Handmade Sellers:Jenny Hall

Handmade Sellers

Welcome to Handmade Sellers, THE podcast for creative entrepreneurs who want to grow their Etsy shop traffic and sales without wasting hours on social media. Your host, Jenny Hall, brings more than 10 years experience selling on Etsy, has helped hundreds of Etsy shop owners 2x-42x their sales in just a few short months, and she wants the same success for you! Through her guidance, you'll get the support you need to go from part time side hustle to full time business owner selling on Etsy - giving you the freedom to be your own boss, have more time with your family, and more time to create!


The Orange Cactus Coffee Podcast: Coffee | Specialty Coffee | Roasting & Brewing | Espresso Mike Kinkade & Jake Goble:The Orange Cactus Coffee Podcast: Coffee | Specialty Coffee | Roasting & Brewing | Espresso Mike Kinkade & Jake Goble

The Orange Cactus Coffee Podcast: Coffee | Specialty Coffee | Roasting & Brewing | Espresso Mike Kinkade & Jake Goble

Mike Kinkade and Jake Goble from Orange Cactus Coffee take you on a journey through specialty coffee so you can enjoy the perfect cup of coffee at home, be introduced to new and exciting cafés, learn the lingo, and enjoy coffee as more than a caffeine delivery system – but a special, unforgettable drink experience that you’ll want to duplicate and share. Discover how you can roast, brew, and enjoy your favorite coffee at home, develop your palette to enjoy coffee more, and use coffee as the catalyst to create memorable experiences. Mike and Jake freely confess they are not industry experts. They are two regular guys who enjoy coffee and want to share their passion with others who have a desire to get the most flavor out of every drop while avoiding coffee snobbery. Coffee, specialty coffee, espresso, pour-overs, Aero-press, French press, customer service, syrups, flavors, milk, cream, non-dairy coffee add ins, coffee subscription services, home roasting techniques, coffee shop hacks, and testing every coffee myth known to man will show you how they are experiencing specialty coffee and documenting the journey.


She’s Obsessed - The Podcast:She’s Obsessed - The Podcast

She’s Obsessed - The Podcast

Starting as a curious conversation at the @TreasureTress Pop Up Shop, with panelist’s revealing more than they intended and audience eyes welling up before they could blink, it became clear that a sacred, highly valued and necessary conversation had begun. Join London based entrepreneur Jamelia Donaldson (@jameliaisobsessed) and her network of game changing Black British Women for vulnerable, personal and often hilarious straight up talk exploring their various “obsessions”, business lessons and personal journeys.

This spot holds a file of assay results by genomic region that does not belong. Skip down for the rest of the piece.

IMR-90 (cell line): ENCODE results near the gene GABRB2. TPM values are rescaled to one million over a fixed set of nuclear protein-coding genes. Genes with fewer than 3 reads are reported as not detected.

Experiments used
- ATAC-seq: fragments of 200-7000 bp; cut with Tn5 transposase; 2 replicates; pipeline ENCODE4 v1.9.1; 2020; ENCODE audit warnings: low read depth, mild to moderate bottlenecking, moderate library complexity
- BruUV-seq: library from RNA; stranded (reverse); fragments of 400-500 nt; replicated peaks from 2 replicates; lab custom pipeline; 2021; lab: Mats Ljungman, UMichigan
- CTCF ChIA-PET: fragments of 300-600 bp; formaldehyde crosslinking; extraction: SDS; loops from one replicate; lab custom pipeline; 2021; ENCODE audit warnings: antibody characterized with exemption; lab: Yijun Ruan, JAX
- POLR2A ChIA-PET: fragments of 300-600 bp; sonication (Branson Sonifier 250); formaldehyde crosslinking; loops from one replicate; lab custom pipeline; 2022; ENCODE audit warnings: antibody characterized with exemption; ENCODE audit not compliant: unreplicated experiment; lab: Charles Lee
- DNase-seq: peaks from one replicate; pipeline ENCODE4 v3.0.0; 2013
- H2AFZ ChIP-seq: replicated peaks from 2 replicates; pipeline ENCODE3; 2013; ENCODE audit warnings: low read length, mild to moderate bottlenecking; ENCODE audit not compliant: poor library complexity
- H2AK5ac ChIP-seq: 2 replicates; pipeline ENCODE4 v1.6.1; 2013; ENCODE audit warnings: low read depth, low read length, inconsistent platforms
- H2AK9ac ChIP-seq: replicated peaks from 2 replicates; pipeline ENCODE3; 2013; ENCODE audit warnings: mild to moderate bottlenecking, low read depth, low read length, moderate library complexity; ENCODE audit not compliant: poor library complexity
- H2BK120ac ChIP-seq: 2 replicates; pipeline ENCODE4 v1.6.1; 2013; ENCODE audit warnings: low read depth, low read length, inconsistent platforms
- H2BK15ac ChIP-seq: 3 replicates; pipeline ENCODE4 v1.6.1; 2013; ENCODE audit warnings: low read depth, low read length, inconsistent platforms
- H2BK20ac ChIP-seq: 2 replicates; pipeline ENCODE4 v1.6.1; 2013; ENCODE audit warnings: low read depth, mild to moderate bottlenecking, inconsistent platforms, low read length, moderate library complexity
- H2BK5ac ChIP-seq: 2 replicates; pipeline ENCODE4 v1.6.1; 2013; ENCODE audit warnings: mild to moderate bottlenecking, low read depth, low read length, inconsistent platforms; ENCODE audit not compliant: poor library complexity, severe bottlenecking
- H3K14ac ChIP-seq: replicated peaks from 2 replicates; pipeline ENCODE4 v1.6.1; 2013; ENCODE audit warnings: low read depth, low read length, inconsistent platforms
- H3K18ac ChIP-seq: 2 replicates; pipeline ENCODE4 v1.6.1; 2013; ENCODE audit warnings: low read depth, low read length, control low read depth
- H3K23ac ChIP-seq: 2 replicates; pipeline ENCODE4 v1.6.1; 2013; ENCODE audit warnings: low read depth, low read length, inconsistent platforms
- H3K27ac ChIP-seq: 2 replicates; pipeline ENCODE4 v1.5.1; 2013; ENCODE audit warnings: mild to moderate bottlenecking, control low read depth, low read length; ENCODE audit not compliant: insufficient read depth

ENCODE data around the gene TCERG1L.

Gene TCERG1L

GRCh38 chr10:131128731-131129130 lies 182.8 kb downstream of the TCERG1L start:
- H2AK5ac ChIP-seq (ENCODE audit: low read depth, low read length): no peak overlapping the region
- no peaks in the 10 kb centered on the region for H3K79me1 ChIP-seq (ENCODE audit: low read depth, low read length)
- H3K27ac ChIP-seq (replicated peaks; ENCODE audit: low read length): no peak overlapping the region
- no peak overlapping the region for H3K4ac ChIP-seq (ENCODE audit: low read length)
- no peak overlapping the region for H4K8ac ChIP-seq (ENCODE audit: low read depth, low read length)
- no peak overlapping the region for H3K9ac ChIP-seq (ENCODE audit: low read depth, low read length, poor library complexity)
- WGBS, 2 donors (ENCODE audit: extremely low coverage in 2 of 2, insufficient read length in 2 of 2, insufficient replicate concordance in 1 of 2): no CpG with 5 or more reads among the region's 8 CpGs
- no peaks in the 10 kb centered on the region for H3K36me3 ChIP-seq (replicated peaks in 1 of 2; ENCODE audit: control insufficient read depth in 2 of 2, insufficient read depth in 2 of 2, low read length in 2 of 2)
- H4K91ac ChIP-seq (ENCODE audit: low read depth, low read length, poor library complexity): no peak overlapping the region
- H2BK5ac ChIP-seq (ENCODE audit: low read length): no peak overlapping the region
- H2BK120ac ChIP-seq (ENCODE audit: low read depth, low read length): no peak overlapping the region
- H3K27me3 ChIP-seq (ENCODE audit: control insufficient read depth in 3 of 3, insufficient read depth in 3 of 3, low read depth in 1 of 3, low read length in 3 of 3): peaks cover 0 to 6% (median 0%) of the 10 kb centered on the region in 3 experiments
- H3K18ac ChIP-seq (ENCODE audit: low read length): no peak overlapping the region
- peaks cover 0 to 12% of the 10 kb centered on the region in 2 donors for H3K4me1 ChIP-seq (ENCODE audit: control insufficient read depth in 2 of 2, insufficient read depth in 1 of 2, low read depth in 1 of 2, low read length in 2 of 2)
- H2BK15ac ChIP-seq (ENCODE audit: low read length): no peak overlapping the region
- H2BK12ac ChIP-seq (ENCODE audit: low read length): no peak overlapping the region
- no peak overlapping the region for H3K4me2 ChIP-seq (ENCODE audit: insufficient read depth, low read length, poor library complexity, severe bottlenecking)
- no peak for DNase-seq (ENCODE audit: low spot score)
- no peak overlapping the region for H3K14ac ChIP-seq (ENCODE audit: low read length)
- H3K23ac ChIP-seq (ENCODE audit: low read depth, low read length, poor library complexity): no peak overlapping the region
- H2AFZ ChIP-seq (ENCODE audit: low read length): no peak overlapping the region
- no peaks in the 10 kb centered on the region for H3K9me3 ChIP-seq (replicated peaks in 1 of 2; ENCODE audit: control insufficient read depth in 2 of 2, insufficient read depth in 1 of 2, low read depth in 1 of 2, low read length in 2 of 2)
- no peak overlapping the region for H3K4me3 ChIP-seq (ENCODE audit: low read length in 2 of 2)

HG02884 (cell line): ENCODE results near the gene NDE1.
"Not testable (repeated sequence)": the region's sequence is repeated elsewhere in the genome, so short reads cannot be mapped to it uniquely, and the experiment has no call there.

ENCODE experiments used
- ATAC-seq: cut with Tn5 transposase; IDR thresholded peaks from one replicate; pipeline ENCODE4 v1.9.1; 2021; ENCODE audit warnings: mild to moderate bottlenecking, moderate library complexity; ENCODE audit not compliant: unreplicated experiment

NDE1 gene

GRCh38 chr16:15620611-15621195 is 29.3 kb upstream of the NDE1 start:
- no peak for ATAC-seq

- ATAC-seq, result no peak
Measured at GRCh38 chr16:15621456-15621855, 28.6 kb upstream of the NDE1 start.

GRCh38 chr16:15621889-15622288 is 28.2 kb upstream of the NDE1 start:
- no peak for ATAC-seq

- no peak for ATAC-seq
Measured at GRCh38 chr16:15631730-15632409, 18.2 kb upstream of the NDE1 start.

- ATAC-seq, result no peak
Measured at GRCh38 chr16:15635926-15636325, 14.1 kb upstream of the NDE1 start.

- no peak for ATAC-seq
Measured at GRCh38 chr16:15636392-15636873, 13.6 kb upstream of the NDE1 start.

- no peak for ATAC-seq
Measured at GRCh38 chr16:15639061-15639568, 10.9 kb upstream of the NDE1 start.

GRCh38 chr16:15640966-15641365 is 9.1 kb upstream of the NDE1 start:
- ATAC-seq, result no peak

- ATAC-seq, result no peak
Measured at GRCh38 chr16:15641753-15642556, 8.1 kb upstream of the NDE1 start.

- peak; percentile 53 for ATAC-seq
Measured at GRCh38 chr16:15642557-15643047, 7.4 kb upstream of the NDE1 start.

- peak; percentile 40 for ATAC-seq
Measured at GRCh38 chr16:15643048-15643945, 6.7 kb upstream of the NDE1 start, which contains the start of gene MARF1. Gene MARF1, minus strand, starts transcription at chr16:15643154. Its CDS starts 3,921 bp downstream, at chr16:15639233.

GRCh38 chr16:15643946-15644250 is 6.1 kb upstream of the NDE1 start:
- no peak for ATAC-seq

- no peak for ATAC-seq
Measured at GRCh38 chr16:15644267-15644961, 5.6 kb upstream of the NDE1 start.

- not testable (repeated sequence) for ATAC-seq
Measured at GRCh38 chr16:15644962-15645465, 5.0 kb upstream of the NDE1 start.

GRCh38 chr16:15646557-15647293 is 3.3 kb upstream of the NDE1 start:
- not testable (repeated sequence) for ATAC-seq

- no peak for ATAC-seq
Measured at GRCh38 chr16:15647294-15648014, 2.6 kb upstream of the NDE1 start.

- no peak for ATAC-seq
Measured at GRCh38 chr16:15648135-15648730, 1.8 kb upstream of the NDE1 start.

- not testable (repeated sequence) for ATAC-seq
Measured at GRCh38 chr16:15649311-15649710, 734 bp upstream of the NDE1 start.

Diversity & Inclusion:Diversity and Inclusion

Diversity & Inclusion

Welcome! Join us on our mission to celebrate the contributions of creatives from different backgrounds. Drop us a message about one of your favourite artists. We are more than happy to invite them on the show! For book lovers, you can support us by purchasing your books at: We are a proud affiliate and will earn a small commission if you buy something at no cost to you!


Grooming Unleashed:Ryan Alvarez

Grooming Unleashed

Finally, a true grooming podcast for the grooming industry! In-depth interviews with the pet industry's finest groomers, handlers, trainers, and more! Subscribe today to listen to award-winning groomers and up-and-coming groomers and stylists, everyday shop stories, and entertaining tips and tricks to help you become better than you were yesterday. Support this podcast:


Will's Personal Development Show for Asian American Men: Success Advice:Will Chou: Blogger and Podcaster

Will's Personal Development Show for Asian American Men: Success Advice

Your number one resource for personal development advice that does not suck. We try to stay data and science-backed and only source advice from the best in the field from millionaires and billionaires. This show is different from others because: we are not focused on excessive quantity at the risk of losing quality. We will not interview everyone who has a pulse just to put out content. We only study the best in the world. We believe that success is more than just which top performer made the most money. Success, in our books, is about happiness, fulfillment, purpose, health, family time, no regrets, having a career or business you are passion about, maintaining a great reputation, and keeping great relationships. This podcast is meant to address the big gaps in knowledge for men so that they do not fall into the same traps of making a lot of money only to find themselves unfulfilled or unhappy. Money is an important part of true success but not the only part. This is your one stop shop to discover self development, business, entrepreneurship, dating, and self improvement resources, books, and information you won't hear anywhere else.


The Itty Bitty Business Podcast with Ecobbshop:Emily

The Itty Bitty Business Podcast with Ecobbshop

The covid-19 crisis has led Emily to open an Etsy shop out of bored-ness, and she is not alone! Now more than ever people are creating small businesses to either get by, or to have a creative outlet. This inspired her to connect with other itty bitty business owners to hear their story and inspirations.


Jessie's Coffee Shop:KLRNRadio

Jessie's Coffee Shop

Coffee and books: two of my greatest loves. But there is so much more to a book than just writing. Come on in and take a load off while we enjoy some caffeine with our words. Welcome to Jessie's Coffee Shop.


Weight Loss for Quilters:Dara Tomasson

Weight Loss for Quilters